The Kite Runner
I thought about a comment Rahim Khan had made just before we hung up. Made it in passing, almost as an afterthought. I closed my eyes and saw him at the other end of the scratchy long-distance line, saw him with his lips slightly parted, head tilted to one side. And again, something in his bottomless black eyes hinted at an unspoken secret between us. Except now I knew he knew. My suspicions had been right all those years. He knew about Assef, the kite, the money, the watch with the lightning bolt hands. He had always known.
Come. There is a way to be good again, Rahim Khan had said on the phone just before hanging up. Said it in passing, almost as an afterthought. (14.18-19)
I felt like a man sliding down a steep cliff, clutching at shrubs and tangles of brambles and coming up empty-handed. The room was swooping up and down, swaying side to side. "Did Hassan know?" I said through lips that didn't feel like my own. Rahim Khan closed his eyes. Shook his head. [...]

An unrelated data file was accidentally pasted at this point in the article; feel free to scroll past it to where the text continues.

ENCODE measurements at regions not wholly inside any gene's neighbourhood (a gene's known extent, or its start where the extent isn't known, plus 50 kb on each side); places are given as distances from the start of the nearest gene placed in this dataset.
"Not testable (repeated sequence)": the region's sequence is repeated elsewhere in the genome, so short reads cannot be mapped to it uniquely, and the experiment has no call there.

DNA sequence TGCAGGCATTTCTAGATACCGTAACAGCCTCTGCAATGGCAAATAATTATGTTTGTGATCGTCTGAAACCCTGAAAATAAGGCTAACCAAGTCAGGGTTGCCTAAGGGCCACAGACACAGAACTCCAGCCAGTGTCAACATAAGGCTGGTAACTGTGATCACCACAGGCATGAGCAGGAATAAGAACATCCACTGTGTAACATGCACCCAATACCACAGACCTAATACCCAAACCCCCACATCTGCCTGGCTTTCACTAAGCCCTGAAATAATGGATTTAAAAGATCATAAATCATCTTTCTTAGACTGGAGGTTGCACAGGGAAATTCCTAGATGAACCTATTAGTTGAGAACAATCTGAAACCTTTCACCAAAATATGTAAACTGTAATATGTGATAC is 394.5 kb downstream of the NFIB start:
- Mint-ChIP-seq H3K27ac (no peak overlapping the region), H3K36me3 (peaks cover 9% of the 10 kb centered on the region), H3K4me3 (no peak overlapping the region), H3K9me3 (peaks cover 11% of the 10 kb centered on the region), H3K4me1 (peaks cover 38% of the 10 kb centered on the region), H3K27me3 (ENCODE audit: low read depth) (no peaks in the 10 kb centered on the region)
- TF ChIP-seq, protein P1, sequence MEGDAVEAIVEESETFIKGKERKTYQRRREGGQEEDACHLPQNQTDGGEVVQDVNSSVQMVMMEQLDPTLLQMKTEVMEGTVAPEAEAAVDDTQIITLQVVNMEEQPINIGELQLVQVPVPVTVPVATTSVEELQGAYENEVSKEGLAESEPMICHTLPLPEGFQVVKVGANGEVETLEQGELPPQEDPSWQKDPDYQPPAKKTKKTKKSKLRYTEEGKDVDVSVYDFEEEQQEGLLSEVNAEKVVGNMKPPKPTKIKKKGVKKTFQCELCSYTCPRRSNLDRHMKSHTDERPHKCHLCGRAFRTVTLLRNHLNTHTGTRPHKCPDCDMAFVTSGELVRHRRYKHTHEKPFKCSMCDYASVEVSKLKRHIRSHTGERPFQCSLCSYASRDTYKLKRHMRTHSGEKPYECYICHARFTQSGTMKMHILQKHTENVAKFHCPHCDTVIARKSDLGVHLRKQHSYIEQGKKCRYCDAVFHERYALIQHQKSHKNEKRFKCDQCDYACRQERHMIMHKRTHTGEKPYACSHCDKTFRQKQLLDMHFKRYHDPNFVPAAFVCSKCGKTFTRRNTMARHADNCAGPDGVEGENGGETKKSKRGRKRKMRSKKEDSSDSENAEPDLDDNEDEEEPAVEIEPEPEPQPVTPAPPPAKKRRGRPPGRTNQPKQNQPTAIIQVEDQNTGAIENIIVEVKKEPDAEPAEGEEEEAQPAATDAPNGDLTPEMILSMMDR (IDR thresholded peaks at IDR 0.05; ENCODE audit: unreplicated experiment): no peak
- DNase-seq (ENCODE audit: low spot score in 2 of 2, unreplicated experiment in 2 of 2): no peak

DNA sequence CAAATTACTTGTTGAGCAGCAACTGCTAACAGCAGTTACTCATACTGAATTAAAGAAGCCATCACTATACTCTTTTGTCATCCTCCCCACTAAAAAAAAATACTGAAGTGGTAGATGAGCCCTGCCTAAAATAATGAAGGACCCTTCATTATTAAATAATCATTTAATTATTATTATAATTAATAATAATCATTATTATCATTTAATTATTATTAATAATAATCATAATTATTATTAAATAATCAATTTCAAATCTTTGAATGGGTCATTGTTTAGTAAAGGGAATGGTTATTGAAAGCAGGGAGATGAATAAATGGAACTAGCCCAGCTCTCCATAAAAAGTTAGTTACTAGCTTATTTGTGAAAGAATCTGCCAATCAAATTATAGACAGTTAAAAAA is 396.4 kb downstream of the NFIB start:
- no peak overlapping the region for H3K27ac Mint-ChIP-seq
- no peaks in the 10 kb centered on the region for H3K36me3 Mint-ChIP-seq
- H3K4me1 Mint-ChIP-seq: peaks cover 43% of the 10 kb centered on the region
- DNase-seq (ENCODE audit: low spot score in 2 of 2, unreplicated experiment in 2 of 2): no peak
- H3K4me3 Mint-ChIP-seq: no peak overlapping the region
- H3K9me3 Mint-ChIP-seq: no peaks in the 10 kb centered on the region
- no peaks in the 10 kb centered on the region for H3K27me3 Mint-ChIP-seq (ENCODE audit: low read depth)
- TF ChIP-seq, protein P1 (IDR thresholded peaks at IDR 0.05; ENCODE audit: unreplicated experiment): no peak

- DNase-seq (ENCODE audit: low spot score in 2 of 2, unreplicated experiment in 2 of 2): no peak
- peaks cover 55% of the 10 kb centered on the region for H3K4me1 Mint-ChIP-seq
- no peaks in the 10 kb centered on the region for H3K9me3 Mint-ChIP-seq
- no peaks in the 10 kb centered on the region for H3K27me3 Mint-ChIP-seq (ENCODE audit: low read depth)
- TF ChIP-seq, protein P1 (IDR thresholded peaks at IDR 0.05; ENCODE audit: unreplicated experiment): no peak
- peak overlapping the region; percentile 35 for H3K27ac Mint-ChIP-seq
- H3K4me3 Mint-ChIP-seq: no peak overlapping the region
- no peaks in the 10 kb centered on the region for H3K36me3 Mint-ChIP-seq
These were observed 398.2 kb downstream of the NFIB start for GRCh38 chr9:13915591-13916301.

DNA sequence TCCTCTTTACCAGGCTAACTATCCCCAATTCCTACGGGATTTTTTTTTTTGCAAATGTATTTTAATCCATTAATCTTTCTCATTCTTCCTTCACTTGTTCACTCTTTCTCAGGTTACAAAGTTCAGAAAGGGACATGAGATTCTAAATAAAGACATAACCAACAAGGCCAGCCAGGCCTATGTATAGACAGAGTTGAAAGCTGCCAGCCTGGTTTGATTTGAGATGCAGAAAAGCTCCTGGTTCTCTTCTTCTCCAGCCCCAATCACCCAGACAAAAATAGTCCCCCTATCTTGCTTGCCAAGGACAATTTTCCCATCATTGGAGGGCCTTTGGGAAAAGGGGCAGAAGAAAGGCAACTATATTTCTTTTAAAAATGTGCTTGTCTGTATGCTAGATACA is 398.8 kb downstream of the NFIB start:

"Please think, Amir Jan. It was a shameful situation. People would talk. All that a man had back then, all that he was, was his honor, his name, and if people talked...We couldn't tell anyone, surely you can see that." He reached for me, but I shed his hand. Headed for the door. [...]
I opened the door and turned to him. "Why? What can you possibly say to me? I'm thirty-eight years old and I've just found out my whole life is one big fucking lie! What can you possibly say to make things better? Nothing. Not a goddamn thing!" (17.57-63)
We said our good-byes early the next morning. Just before I climbed into the Land Cruiser, I thanked Wahid for his hospitality. He pointed to the little house behind him. "This is your home," he said. His three sons were standing in the doorway watching us. The little one was wearing the watch – it dangled around his twiggy wrist. (19.113)